2. Mean absolute error (MAE), with respect to standard, i.e. mean absolute intensity difference between the standardized and the standard images over the entire image volume. MAE depends on spatial correspondence between the standard and the input images.
 3. Normalized mutual information with respect to input (NMI) as shown in Studholme et al. [Studholme, C., D. L. G. Hill, and D. J. Hawkes, An overlap invariant entropy measure of 3D medical image alignment. Pattern Recognition, 1999. 32(1): p. 71-86]. Although NMI does not assess standardization performance, applicants used that measure to evaluate how the standardization affects the input image. As NMI decreases, information is lost in the standardization process.
 4. Joint-histogram diagonal sum with respect to standard (JHDS), i.e. the sum of the diagonal bins of the joint histogram of standard vs. standardized images. Applicants note that the bin size corresponded to a 1% intensity variation. The rationale behind this proposed measure is that the joint histogram of the standard vs. input images should present higher frequencies on its diagonal after standardization. Ideally, if the standardization was perfect, the joint histogram would be concentrated on the diagonal only, mapping each intensity value of the input image to the same value for the standard image. JHDS depends on spatial correspondence between the standard and the input images.
 By visual inspection of the E-ADNI dataset, STI gave overall the best results, followed by PCT-1 and PCT10, on the E-ADNI dataset (a complete set of drawings is publicly available at the following permanent web link: http://medics.crulrg.ulaval.ca/
 FIG. 8 shows the standardized images for Subject 1 at site 1 and FIG. 9 shows the standardized images for Subject 1 at site 2 using the three techniques. For the most challenging cases, Sites 6 and 7, STI showed the best performance, while PCT-10 and PCT-1 underestimated the white matter intensity for Site 6 and overestimated it for Site 7. Applicants obtained similar results for Subjects 2 and 3. It will be appreciated that interpretation of these images is facilitated by viewing on a single page and on a color scale. However, for the purposes of this application, all images where transformed to grey scale. The spatial coordinates for all images of FIGS. 8 and 9 are (x,y,z; 0,-18,18).
 Table 1 presents the quantitative results of the four measures obtained for the standardizations of FIG. 8. Unsurprisingly, PCT-1 gave the lowest KLD values in all cases, showing that it is the best histogram-matching technique. However, STI gave overall the best results for MAE and JHDS. As for NMI, PCT-1 gave the poorest values.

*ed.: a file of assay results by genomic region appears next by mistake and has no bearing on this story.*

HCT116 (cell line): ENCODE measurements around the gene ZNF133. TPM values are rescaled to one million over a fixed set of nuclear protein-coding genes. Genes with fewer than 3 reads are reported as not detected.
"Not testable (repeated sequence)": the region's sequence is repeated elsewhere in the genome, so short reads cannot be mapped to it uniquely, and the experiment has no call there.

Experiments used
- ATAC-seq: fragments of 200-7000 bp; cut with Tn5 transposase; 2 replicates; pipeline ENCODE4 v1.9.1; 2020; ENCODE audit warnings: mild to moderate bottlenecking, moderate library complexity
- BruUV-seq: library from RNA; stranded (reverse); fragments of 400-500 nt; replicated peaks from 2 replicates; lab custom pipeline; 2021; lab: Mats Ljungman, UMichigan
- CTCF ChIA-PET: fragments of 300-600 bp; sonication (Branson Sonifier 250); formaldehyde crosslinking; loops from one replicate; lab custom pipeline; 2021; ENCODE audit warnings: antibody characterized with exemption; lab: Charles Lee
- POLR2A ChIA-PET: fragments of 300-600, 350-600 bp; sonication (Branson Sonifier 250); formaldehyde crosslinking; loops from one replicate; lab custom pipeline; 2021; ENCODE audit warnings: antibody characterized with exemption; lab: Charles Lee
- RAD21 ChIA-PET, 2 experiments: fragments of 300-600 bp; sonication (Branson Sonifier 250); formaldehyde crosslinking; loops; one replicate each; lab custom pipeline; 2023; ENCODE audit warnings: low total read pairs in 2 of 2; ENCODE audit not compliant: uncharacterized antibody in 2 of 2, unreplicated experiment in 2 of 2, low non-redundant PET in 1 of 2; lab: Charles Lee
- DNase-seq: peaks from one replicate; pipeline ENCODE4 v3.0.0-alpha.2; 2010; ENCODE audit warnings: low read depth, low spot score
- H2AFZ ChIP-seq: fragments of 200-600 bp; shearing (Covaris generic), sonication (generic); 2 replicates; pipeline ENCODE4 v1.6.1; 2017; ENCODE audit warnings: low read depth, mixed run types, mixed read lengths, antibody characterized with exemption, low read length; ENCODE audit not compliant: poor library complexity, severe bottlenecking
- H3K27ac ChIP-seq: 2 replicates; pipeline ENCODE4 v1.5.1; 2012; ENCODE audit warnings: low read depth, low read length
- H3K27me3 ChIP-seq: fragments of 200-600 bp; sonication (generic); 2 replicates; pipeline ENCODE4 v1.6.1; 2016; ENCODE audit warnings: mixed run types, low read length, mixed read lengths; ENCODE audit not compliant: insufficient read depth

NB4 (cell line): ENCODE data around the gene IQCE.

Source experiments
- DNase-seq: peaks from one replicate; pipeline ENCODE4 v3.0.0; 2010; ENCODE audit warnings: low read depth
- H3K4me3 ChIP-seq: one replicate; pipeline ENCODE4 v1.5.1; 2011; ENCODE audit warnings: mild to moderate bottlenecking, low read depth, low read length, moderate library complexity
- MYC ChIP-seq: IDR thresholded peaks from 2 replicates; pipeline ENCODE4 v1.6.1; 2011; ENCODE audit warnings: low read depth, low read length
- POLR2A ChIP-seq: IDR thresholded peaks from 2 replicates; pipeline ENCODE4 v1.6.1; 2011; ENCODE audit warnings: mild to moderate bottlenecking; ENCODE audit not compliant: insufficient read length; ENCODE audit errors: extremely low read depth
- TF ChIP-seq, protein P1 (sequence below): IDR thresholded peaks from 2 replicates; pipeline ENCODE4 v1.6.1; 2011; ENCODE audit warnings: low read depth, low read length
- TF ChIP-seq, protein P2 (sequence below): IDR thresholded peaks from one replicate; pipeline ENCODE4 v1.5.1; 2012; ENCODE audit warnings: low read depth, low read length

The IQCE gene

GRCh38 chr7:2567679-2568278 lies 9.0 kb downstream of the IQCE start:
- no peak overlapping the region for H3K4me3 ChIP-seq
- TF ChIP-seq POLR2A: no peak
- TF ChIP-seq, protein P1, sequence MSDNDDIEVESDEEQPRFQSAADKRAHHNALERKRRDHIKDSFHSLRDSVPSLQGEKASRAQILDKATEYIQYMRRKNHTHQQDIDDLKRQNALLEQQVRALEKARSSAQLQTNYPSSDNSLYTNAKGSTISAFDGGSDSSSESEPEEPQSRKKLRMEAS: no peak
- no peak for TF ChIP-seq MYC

TABLE-US-00001 TABLE 1 KLD, MAE, NMI, and JHDS measures obtained for the seven images (Site 1 to 7) acquired on Subject 1 and shown in FIG. 8 in the E-ADNI dataset. Best scores are highlighted in bold characters. Referring to FIG. 8, JHDS reflects the qualitative evaluation. Measure Method Site 1 Site 2 Site 3 Site 4 Site 5 Site 6 Site 7 KLD Original 0.344 0.253 0.226 0.184 0.138 0.742 0.560 PCT-10 0.128 0.074 0.094 0.067 0.084 0.045 0.103 PCT-1 0.003 0.007 0.047 0.002 0.066 0.028 0.009 STI 0.163 0.136 0.073 0.119 0.115 0.095 0.141 MAE Original 0.080 0.085 0.072 0.075 0.072 0.082 0.093 PCT-10 0.070 0.078 0.071 0.074 0.071 0.075 0.082 PCT-1 0.072 0.076 0.070 0.074 0.071 0.075 0.077 STI 0.066 0.074 0.066 0.073 0.070 0.077 0.071 NMI Original 1 1 1 1 1 1 1 PCT-10 0.876 0.867 0.899 0.878 0.882 0.868 0.862 PCT-1 0.861 0.863 0.891 0.876 0.882 0.863 0.860 STI 0.860 0.874 0.925 0.858 0.884 0.866 0.874 JHDS Original 0.128 0.155 0.120 0.111 0.176 0.062 0.092 PCT-10 0.117 0.145 0.157 0.112 0.157 0.152 0.126 PCT-1 0.116 0.150 0.159 0.115 0.159 0.151 0.129 STI 0.154 0.171 0.177 0.131 0.170 0.158 0.163
 Qualitatively, STI gave again better results overall for the ADNI dataset, followed by PCT-1 and PCT-10. Applicants provide three image examples for qualitative evaluation at http://medics.crulrg.ulaval.ca/. Focusing on PCT-10 and PCT-1, the white matter intensity was underestimated in (A), while it was overestimated in (B) and (C). Applicants also note that the cerebrospinal fluid (CSF) intensity was overestimated for all three images, especially in (B) and (C). For the three cases, STI gave the best results. In particular, applicants note that the CSF intensity was kept similar to the original image and background of the standard.